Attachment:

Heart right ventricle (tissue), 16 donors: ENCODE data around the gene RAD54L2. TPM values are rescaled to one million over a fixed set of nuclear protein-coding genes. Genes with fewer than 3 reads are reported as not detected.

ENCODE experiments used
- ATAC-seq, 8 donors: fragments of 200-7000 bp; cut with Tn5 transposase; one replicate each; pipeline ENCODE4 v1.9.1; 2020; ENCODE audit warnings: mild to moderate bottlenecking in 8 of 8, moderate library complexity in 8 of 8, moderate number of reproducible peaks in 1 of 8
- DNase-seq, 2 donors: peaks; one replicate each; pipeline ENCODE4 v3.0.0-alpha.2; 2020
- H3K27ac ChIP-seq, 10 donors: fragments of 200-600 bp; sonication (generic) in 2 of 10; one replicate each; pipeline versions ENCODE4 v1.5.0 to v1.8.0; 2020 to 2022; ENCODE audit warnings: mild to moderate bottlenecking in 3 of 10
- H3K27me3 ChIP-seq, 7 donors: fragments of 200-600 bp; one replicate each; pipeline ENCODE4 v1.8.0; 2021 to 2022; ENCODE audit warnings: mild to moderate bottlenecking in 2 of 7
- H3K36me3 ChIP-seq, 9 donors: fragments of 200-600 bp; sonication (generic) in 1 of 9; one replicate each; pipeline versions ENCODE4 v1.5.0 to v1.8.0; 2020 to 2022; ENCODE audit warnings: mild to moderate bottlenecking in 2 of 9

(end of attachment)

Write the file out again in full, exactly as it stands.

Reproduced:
Heart right ventricle (tissue), 16 donors: ENCODE data around the gene RAD54L2. TPM values are rescaled to one million over a fixed set of nuclear protein-coding genes. Genes with fewer than 3 reads are reported as not detected.

ENCODE experiments used
- ATAC-seq, 8 donors: fragments of 200-7000 bp; cut with Tn5 transposase; one replicate each; pipeline ENCODE4 v1.9.1; 2020; ENCODE audit warnings: mild to moderate bottlenecking in 8 of 8, moderate library complexity in 8 of 8, moderate number of reproducible peaks in 1 of 8
- DNase-seq, 2 donors: peaks; one replicate each; pipeline ENCODE4 v3.0.0-alpha.2; 2020
- H3K27ac ChIP-seq, 10 donors: fragments of 200-600 bp; sonication (generic) in 2 of 10; one replicate each; pipeline versions ENCODE4 v1.5.0 to v1.8.0; 2020 to 2022; ENCODE audit warnings: mild to moderate bottlenecking in 3 of 10
- H3K27me3 ChIP-seq, 7 donors: fragments of 200-600 bp; one replicate each; pipeline ENCODE4 v1.8.0; 2021 to 2022; ENCODE audit warnings: mild to moderate bottlenecking in 2 of 7
- H3K36me3 ChIP-seq, 9 donors: fragments of 200-600 bp; sonication (generic) in 1 of 9; one replicate each; pipeline versions ENCODE4 v1.5.0 to v1.8.0; 2020 to 2022; ENCODE audit warnings: mild to moderate bottlenecking in 2 of 9